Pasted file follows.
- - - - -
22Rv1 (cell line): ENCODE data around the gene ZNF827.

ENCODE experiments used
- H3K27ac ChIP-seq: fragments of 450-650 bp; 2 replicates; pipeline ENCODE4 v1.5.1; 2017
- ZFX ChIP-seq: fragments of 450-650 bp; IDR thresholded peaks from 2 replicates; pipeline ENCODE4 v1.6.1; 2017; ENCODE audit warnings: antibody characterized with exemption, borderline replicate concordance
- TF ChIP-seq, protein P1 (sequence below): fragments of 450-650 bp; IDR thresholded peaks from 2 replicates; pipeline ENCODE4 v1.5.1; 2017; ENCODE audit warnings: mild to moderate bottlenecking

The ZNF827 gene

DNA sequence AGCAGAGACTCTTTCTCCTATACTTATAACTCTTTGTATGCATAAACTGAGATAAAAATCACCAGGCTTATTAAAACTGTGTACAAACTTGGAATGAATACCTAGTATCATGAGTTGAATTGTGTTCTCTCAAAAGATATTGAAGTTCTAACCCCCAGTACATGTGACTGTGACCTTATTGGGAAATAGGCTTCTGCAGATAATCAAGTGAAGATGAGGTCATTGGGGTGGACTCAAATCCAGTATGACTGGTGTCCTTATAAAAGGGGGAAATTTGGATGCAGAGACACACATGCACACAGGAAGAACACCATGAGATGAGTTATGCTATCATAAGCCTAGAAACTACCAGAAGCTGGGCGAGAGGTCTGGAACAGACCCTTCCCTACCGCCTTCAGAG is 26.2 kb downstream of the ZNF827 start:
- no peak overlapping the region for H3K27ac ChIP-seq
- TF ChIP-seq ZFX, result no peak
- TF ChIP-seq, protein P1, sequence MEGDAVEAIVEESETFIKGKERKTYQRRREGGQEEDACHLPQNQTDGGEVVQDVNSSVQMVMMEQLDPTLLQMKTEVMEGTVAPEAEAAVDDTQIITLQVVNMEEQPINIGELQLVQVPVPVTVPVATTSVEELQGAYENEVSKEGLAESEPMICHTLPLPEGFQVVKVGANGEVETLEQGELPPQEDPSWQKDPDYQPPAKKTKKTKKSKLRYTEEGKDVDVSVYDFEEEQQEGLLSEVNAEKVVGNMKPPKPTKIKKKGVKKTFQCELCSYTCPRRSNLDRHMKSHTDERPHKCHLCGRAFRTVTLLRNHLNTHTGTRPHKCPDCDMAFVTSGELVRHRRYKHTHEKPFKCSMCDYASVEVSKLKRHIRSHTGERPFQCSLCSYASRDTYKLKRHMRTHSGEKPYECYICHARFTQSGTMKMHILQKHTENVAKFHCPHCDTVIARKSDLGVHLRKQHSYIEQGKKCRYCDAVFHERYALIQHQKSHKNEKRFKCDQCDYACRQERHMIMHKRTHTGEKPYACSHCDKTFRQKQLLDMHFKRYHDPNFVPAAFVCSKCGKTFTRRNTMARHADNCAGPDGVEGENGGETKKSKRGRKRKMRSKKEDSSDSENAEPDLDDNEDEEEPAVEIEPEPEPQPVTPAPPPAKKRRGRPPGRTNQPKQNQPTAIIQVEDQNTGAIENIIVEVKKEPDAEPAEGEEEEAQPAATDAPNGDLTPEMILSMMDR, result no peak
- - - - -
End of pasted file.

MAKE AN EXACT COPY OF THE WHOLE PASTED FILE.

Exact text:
22Rv1 (cell line): ENCODE data around the gene ZNF827.

ENCODE experiments used
- H3K27ac ChIP-seq: fragments of 450-650 bp; 2 replicates; pipeline ENCODE4 v1.5.1; 2017
- ZFX ChIP-seq: fragments of 450-650 bp; IDR thresholded peaks from 2 replicates; pipeline ENCODE4 v1.6.1; 2017; ENCODE audit warnings: antibody characterized with exemption, borderline replicate concordance
- TF ChIP-seq, protein P1 (sequence below): fragments of 450-650 bp; IDR thresholded peaks from 2 replicates; pipeline ENCODE4 v1.5.1; 2017; ENCODE audit warnings: mild to moderate bottlenecking

The ZNF827 gene

DNA sequence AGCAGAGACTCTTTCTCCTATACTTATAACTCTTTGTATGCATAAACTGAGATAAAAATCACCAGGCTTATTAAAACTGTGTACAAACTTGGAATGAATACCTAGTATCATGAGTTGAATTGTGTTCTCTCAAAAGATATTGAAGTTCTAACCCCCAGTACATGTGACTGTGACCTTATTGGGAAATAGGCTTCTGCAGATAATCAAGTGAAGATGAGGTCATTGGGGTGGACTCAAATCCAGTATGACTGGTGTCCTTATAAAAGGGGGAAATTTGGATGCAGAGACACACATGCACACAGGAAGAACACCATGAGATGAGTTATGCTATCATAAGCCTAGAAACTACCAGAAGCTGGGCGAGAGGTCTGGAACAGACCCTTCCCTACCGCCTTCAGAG is 26.2 kb downstream of the ZNF827 start:
- no peak overlapping the region for H3K27ac ChIP-seq
- TF ChIP-seq ZFX, result no peak
- TF ChIP-seq, protein P1, sequence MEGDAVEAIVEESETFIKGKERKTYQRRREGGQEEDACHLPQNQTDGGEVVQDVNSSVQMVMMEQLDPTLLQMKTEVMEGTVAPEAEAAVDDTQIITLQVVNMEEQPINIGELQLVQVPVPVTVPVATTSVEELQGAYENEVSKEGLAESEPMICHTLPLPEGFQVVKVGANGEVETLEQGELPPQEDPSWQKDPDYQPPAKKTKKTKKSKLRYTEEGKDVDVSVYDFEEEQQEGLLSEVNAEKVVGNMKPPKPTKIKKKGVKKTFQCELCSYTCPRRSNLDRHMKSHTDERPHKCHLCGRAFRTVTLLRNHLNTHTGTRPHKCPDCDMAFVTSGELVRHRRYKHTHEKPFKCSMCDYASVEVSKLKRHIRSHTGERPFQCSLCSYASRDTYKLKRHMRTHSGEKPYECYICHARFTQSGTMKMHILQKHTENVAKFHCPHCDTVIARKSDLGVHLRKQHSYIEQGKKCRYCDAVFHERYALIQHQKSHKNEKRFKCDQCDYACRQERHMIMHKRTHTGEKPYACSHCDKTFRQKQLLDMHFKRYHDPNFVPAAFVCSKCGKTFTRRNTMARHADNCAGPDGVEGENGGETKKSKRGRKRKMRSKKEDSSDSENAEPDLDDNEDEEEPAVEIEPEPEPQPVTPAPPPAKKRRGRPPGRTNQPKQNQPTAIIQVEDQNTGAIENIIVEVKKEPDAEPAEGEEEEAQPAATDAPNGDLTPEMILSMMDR, result no peak